Investors should prioritize substance over form when pressing for corporate governance changes
Box-ticking compliance is particularly dangerous in situations of risk and uncertainty. A more flexible corporate governance would help companies to get through the current coronavirus crisis.
© Financial Times
What makes a good corporate governance? Over the past years, governance experts have attempted to answer this question, sometimes successfully, sometimes not. The trick is that there is no universally accepted answer. Or, to be more precise, the only acceptable one is “It depends”.
For example, can we say that a board composed entirely of independent directors is superior to a board with only insiders? The answer is “It depends”. There are many characteristics other than independence, such as directors’ experience and engagement, which could affect board performance. In addition, there are exogenous factors, such as the current pandemic, which could affect the ability of some directors to fulfil their duties. Focusing on board independence without considering the broader context could lead to a misevaluation of board quality.
We can better understand this by analysing the board of Lehman Brothers in the years before the company collapsed. From a structural point of view, there was nothing unusual in Lehman’s board. It was unstaggered and with a majority of independent directors. However, from a more subjective standpoint, it was lacking engagement and expertise to understand the risks that the company was undertaking. This is because Lehman’s board, despite being formally independent, “[…] was too old, had served too long, was too out of touch with massive changes in the industry, had too little of their own net worth at risk, and was too compromised for rigorous independent oversight” (testimony from Nell Minow at the Congressional hearing on the financial crisis, October 2008).
Lehman’s bankruptcy shows that box-ticking compliance does not always reflect good corporate governance. This is because governance quality is heavily dependent on context. If directors are unskilled and unengaged, they won’t be effective in their monitoring and advisory functions, no matter how many of them can be classified as independent. Of course, this might not have negative consequences when business is booming. However, box-ticking might prove disastrous when companies face risk and uncertainty. In such situations, the priority should be to build a skilled, experienced, and engaged board to make sure executives are taking the right decisions.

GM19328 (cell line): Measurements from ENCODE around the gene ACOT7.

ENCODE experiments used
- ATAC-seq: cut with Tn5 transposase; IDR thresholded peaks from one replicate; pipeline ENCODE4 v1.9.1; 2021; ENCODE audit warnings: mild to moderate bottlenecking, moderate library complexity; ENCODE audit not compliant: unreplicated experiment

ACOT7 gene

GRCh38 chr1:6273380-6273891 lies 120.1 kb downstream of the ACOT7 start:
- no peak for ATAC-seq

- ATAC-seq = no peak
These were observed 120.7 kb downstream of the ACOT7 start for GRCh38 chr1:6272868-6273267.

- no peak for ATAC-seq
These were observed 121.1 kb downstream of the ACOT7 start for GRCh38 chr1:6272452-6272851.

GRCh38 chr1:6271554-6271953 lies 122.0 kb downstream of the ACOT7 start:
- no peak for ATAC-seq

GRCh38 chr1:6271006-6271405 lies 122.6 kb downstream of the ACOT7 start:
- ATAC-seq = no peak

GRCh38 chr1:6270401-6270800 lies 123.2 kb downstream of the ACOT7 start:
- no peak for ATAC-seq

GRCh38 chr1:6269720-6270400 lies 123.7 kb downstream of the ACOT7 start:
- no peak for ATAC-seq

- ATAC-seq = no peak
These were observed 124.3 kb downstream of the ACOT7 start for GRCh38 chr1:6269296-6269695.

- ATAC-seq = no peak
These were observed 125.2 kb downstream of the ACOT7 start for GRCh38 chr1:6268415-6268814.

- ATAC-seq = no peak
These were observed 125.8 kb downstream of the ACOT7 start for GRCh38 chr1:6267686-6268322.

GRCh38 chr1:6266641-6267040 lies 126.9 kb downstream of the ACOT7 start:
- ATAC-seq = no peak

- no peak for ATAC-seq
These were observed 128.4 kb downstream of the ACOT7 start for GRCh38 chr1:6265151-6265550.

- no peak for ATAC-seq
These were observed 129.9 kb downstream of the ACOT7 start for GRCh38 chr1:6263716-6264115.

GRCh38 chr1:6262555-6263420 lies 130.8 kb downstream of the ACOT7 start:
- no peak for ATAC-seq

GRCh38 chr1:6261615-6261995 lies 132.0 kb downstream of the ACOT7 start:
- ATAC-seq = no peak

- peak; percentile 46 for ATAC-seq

Have we learned this lesson? Apparently not. Some activist investors are still pressing companies to adopt corporate governance standards without considering their relative context. For example, climate activists have recently campaigned, unsuccessfully, for splitting the roles of chief executive and chairman at Exxon and Chevron. Glass Lewis and Egan-Jones, two large proxy advisers, also supported these campaigns. It is not sure whether this governance change would have made boards more independent and accountable to shareholders on climate change risk. However, it would have risked weakening leadership and decision-making right when oil producers are facing increased uncertainty about their future because of coronavirus. As shown by Lehman’s collapse, in situations of risk and uncertainty, what matters is not only independence, but mainly the ability of boards to support executives in their strategic decisions.
Now more than ever, investors need to abandon a box-ticking approach to corporate governance. The coronavirus crisis is posing unprecedented challenges which could undermine the survival of many corporations. Therefore, investors should prioritize substance over form when asking for corporate governance changes. Boards need skills, leadership, and flexibility to take fast and effective decisions and safeguard the interests of shareholders and stakeholders. A box-ticking approach to corporate governance would only increase significantly the risk of new corporate failures.